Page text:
Gargantua and Pantagruel, by Francois Rabelais

Chapter 28

How Panurge asked a Semiquaver Friar many questions, and was only answered in monosyllables.

Panurge, who had since been wholly taken up with staring at these royal Semiquavers, at last pulled one of them by the sleeve, who was as lean as a rake, and asked him —

Hearkee me, Friar Quaver, Semiquaver, Demisemiquavering quaver, where is the punk?

The Friar, pointing downwards, answered, There.

Pan. Pray, have you many? Fri. Few.

Pan. How many scores have you? Fri. One.

Pan. How many would you have? Fri. Five.

Pan. Where do you hide ‘em? Fri. Here.

Pan. I suppose they are not all of one age; but, pray, how is their shape? Fri. Straight.

Pan. Their complexion? Fri. Clear.

Pan. Their hair? Fri. Fair.

Pan. Their eyes? Fri. Black.

Pan. Their features? Fri. Good.

Pan. Their brows? Fri. Small.

Pan. Their graces? Fri. Ripe.

Pan. Their looks? Fri. Free.

Pan. Their feet? Fri. Flat.

Pan. Their heels? Fri. Short.

Pan. Their lower parts? Fri. Rare.

Pan. And their arms? Fri. Long.

Pan. What do they wear on their hands? Fri. Gloves.

Pan. What sort of rings on their fingers? Fri. Gold.

Pan. What rigging do you keep ‘em in? Fri. Cloth.

Pan. What sort of cloth is it? Fri. New.

Pan. What colour? Fri. Sky.

Pan. What kind of cloth is it? Fri. Fine.

Pan. What caps do they wear? Fri. Blue.

Pan. What’s the colour of their stockings? Fri. Red.

Pan. What wear they on their feet? Fri. Pumps.

Pan. How do they use to be? Fri. Foul.

Pan. How do they use to walk? Fri. Fast.

Pan. Now let us talk of the kitchen, I mean that of the harlots, and without going hand over head let’s a little examine things by particulars. What is in their kitchens? Fri. Fire.

Pan. What fuel feeds it? Fri. Wood.

Pan. What sort of wood is’t? Fri. Dry.

Pan. And of what kind of trees? Fri. Yews.

Pan. What are the faggots and brushes of? Fri. Holm.

Pan. What wood d’ye burn in your chambers? Fri. Pine.

Pan. And of what other trees? Fri. Lime.

Pan. Hearkee me; as for the buttocks, I’ll go your halves. Pray, how do you feed ‘em? Fri. Well.

Pan. First, what do they eat? Fri. Bread.

Pan. Of what complexion? Fri. White.

Pan. And what else? Fri. Meat.

Pan. How do they love it dressed? Fri. Roast.

Pan. What sort of porridge? Fri. None.

Pan. Are they for pies and tarts? Fri. Much.

Pan. Then I’m their man. Will fish go down with them? Fri. Well.

Pan. And what else? Fri. Eggs.

Pan. How do they like ‘em? Fri. Boiled.

Pan. How must they be done? Fri. Hard.

Pan. Is this all they have? Fri. No.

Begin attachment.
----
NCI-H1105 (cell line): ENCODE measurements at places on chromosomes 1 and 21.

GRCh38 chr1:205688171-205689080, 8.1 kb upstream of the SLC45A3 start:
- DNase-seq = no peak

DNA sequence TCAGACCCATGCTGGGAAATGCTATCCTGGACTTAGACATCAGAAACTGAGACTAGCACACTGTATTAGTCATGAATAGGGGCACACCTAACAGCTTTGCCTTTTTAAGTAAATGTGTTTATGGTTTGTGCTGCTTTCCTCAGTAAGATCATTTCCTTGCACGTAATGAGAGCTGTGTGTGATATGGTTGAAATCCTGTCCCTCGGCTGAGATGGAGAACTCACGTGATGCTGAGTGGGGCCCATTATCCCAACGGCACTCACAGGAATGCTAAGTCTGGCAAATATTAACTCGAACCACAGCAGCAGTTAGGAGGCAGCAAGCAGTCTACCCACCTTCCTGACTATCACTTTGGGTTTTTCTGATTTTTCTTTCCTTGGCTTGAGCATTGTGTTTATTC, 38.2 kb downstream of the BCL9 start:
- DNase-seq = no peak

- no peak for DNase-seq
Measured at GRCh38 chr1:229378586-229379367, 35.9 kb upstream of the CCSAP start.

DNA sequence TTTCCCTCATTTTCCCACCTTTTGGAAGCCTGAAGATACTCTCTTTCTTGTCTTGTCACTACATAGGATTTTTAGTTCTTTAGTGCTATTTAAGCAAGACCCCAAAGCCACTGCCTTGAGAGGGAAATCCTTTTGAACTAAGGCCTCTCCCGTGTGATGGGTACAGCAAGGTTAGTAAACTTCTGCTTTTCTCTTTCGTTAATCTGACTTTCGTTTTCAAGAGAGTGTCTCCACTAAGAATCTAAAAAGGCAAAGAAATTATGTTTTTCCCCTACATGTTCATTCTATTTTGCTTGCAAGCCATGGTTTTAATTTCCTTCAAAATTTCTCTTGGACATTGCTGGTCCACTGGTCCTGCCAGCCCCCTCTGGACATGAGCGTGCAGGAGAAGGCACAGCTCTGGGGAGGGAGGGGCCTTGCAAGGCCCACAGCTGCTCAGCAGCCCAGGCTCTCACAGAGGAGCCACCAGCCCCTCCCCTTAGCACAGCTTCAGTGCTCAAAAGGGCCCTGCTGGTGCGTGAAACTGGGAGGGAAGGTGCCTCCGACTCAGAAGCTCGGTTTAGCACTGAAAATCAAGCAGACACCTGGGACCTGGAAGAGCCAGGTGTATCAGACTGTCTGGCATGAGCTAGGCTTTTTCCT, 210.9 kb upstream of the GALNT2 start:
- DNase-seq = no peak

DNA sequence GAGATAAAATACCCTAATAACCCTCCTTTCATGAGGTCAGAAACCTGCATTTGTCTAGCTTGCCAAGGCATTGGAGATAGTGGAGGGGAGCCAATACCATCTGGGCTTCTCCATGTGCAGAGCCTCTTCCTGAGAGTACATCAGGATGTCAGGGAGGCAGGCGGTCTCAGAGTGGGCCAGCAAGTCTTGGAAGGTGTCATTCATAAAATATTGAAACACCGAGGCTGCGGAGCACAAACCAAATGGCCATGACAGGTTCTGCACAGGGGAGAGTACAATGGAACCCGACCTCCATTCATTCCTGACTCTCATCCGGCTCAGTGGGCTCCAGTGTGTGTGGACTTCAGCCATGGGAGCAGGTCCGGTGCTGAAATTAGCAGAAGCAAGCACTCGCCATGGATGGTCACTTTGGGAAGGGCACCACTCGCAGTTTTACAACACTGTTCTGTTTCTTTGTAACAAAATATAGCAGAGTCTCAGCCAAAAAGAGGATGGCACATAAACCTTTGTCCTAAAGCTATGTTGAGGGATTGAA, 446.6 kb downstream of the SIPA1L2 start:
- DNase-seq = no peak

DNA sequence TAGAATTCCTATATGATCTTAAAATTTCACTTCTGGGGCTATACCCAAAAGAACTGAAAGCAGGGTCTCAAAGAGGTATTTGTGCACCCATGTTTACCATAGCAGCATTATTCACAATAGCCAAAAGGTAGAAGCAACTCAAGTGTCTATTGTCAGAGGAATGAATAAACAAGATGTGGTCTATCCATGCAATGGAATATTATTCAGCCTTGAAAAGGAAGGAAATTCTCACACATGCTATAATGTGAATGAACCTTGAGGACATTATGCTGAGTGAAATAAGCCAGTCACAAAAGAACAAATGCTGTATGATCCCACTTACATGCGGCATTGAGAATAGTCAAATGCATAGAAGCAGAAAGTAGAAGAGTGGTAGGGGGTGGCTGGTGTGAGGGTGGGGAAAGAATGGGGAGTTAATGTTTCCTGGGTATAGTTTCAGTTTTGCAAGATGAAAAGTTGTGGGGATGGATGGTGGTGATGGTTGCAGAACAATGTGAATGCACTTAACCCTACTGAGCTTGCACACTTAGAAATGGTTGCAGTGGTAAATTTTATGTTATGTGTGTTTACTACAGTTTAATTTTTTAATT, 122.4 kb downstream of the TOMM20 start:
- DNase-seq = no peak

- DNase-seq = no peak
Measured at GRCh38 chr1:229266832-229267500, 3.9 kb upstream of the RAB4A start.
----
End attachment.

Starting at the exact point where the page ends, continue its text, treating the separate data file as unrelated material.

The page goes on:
Pan. What have they besides, then? Fri. Beef.

Pan. And what else? Fri. Pork.

Pan. And what more? Fri. Geese.

Pan. What then? Fri. Ducks.

Pan. And what besides? Fri. Cocks.

Pan. What do they season their meat with? Fri. Salt.

Pan. What sauce are they most dainty for? Fri. Must.

Pan. What’s their last course? Fri. Rice.

Pan. And what else? Fri. Milk.

Pan. What besides? Fri. Peas.

Pan. What sort? Fri. Green.

Pan. What do they boil with ‘em? Fri. Pork.

Pan. What fruit do they eat? Fri. Good.

Pan. How? Fri. Raw.

Pan. What do they end with? Fri. Nuts.

Pan. How do they drink? Fri. Neat.

Pan. What liquor? Fri. Wine.

Pan. What sort? Fri. White.

Pan. In winter? Fri. Strong.

Pan. In the spring. Fri. Brisk.

Pan. In summer? Fri. Cool.

Pan. In autumn? Fri. New.

Buttock of a monk! cried Friar John; how plump these plaguy trulls, these arch Semiquavering strumpets, must be! That damned cattle are so high fed that they must needs be high-mettled, and ready to wince and give two ups for one go-down when anyone offers to ride them below the crupper.


Friar John and Panurge.

Prithee, Friar John, quoth Panurge, hold thy prating tongue; stay till I have done.

Till what time do the doxies sit up? Fri. Night.

Pan. When do they get up? Fri. Late.

Pan. May I ride on a horse that was foaled of an acorn, if this be not as honest a cod as ever the ground went upon, and as grave as an old gate-post into the bargain. Would to the blessed St. Semiquaver, and the blessed worthy virgin St. Semiquavera, he were lord chief president (justice) of Paris! Ods-bodikins, how he’d despatch! With what expedition would he bring disputes to an upshot! What an abbreviator and clawer off of lawsuits, reconciler of differences, examiner and fumbler of bags, peruser of bills, scribbler of rough drafts, and engrosser of deeds would he not make! Well, friar, spare your breath to cool your porridge. Come, let’s now talk with deliberation, fairly and softly, as lawyers go to heaven. Let’s know how you victual the venereal camp. How is the snatchblatch? Fri. Rough.